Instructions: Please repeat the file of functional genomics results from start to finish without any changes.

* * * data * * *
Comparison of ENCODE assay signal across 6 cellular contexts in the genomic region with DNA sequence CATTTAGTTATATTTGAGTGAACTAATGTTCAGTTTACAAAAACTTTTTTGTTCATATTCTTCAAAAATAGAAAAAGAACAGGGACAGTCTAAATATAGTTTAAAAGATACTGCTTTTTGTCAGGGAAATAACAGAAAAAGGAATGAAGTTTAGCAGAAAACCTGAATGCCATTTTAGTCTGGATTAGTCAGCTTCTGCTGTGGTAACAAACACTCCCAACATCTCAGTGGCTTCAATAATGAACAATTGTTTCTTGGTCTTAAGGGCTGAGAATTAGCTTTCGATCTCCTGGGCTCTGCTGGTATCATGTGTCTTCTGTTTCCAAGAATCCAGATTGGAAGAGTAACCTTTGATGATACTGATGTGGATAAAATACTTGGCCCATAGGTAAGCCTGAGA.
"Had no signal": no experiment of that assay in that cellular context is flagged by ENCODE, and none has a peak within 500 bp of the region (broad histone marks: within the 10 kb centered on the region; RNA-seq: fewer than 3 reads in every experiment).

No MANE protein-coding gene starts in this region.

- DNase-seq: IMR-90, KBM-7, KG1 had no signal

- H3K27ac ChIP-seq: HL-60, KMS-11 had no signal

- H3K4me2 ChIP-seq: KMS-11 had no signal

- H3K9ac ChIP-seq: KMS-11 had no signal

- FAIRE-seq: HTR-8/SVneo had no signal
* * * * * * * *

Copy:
Comparison of ENCODE assay signal across 6 cellular contexts in the genomic region with DNA sequence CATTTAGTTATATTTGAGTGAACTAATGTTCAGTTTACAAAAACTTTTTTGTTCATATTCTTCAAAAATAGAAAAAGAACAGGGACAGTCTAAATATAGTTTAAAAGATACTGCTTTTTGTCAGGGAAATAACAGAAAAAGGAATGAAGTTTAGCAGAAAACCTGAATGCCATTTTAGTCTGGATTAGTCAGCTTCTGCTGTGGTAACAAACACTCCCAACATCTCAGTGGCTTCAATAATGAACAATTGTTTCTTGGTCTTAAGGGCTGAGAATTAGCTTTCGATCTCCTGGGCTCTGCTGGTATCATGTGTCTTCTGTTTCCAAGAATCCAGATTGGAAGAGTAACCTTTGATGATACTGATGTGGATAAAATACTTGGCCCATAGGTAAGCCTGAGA.
"Had no signal": no experiment of that assay in that cellular context is flagged by ENCODE, and none has a peak within 500 bp of the region (broad histone marks: within the 10 kb centered on the region; RNA-seq: fewer than 3 reads in every experiment).

No MANE protein-coding gene starts in this region.

- DNase-seq: IMR-90, KBM-7, KG1 had no signal

- H3K27ac ChIP-seq: HL-60, KMS-11 had no signal

- H3K4me2 ChIP-seq: KMS-11 had no signal

- H3K9ac ChIP-seq: KMS-11 had no signal

- FAIRE-seq: HTR-8/SVneo had no signal